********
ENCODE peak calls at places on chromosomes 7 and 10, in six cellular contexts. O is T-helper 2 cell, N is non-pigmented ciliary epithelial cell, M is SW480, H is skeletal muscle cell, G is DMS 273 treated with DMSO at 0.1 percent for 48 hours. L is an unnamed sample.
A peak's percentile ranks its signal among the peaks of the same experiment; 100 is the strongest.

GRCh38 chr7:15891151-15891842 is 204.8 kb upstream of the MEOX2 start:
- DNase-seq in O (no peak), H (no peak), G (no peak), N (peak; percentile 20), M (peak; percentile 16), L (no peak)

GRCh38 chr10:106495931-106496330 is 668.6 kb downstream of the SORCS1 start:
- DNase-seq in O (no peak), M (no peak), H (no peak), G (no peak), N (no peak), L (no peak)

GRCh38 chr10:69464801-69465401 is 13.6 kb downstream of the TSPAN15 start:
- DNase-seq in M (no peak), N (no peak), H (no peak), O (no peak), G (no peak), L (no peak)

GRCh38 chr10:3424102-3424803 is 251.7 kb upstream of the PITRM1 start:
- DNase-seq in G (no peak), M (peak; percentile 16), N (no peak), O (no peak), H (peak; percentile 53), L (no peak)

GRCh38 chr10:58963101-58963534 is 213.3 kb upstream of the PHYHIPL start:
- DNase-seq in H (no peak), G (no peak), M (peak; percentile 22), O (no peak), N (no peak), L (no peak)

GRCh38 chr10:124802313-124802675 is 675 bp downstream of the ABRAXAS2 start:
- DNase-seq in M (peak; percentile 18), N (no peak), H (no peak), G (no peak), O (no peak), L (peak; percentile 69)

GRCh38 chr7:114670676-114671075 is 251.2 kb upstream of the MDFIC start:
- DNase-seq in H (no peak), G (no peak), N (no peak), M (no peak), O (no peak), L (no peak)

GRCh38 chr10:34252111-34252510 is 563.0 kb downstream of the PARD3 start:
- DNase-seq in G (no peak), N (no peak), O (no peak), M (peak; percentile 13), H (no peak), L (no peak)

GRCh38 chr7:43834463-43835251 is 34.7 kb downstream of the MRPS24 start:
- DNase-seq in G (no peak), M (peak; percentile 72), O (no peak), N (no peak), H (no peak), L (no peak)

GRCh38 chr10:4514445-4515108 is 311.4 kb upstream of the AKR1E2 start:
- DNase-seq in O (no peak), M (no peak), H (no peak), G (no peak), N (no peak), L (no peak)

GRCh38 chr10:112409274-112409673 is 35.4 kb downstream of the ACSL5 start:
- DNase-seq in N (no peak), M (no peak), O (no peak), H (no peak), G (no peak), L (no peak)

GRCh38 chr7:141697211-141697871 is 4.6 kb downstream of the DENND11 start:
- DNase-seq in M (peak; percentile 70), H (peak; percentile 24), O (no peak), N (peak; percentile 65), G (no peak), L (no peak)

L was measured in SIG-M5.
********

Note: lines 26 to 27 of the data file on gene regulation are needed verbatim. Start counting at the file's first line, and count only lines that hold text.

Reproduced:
- DNase-seq in M (peak; percentile 70), H (peak; percentile 24), O (no peak), N (peak; percentile 65), G (no peak), L (no peak)

L was measured in SIG-M5.